Traditionally, the wind units do not participate in load frequency control. But, now with advanced control, the kinetic energy stored in the mechanical system of the wind turbines can be extracted with variable speed generators. The DFIG based wind turbines can produce power with variable mechanical speed and extract kinetic energy to support the primary frequency regulation. Although, the steady-state active power delivered to the grid by a DFIG depends on the wind speed, the power can be dynamically controlled to a certain extent by utilizing the stored mechanical energy. In this paper, the dynamic model of DFIGbased wind turbine control based on frequency changedepicted in Fig. 2 An additional control signal helps to adapt the power setpoints Δ���� ∗ as a function of deviation and rate of change of frequency. The controllers try to keep the turbine at its optimal speed in order to produce the maximum power. The controller provides a power set-point Δ��ω ∗ that is based on measured speed and measured electrical power. The support to primary frequency control depends on activation of this additional loop, as the grid frequency exceeds certain limits. As the system frequency drops, the set-point torque is increased, the rotor slows down, and kinetic energy is released. ΔPNC has two components: Δ���� ∗, the additional reference point based on frequency change as given in with conventional inertial control, Δ���� ∗ , which is based on optimum turbine speed as a function of wind speed, discussed here:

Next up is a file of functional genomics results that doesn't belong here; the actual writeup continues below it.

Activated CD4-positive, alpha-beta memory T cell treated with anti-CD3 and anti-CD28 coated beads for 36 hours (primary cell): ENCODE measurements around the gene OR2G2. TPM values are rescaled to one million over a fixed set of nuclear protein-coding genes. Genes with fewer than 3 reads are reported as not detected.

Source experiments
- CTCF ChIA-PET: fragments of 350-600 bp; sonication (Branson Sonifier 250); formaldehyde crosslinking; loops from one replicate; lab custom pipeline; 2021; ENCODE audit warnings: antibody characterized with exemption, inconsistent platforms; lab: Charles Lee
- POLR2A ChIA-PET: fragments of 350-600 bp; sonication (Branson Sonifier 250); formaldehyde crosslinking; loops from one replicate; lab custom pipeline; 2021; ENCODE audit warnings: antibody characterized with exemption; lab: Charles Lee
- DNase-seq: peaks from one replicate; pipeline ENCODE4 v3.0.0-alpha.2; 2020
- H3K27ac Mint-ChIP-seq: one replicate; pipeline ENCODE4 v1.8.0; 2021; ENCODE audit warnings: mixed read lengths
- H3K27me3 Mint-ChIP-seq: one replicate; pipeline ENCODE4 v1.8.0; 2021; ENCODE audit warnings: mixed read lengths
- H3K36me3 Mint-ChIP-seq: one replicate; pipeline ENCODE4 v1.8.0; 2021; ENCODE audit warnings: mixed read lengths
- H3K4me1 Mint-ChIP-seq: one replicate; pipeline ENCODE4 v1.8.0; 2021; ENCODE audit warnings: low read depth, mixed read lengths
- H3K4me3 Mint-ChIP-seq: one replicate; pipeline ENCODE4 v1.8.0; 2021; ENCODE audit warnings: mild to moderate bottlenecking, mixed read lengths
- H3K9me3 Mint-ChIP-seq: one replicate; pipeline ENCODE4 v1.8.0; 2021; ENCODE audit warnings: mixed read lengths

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A.Advantages of PSO
(1) PSO has no overlapping and mutation calculation. The search can be carried out by the speed of the particle. During the development of several generations, only the most optimist particle can transmit information onto the other particles, and the speed of the researching is very fast.
(2) The calculation in PSO is very simple. Compared with the other developing calculations, it occupies the bigger optimization.
(3) PSO adopts the real number code, and it is decided directly by the solution. The number of the dimension is equal to the constant of the solution

V. SIMULATION RESULTS AND DISCUSSION

The simulations have been conducted in a two-area hydro thermal system in an open access environment to investigate the role of the DFIG in system frequency control..The simulations have been conducted in Simulink in MATLAB 7.0. The interaction between the DFIG-based wind turbine and traditional plants has been investigated for a load perturbation of 2% in area-1 for wind penetration of 10 percent. In an open access market scenario, the Gencos and the Discos have bilateral contract agreements. In this case the DPM has been taken as follow: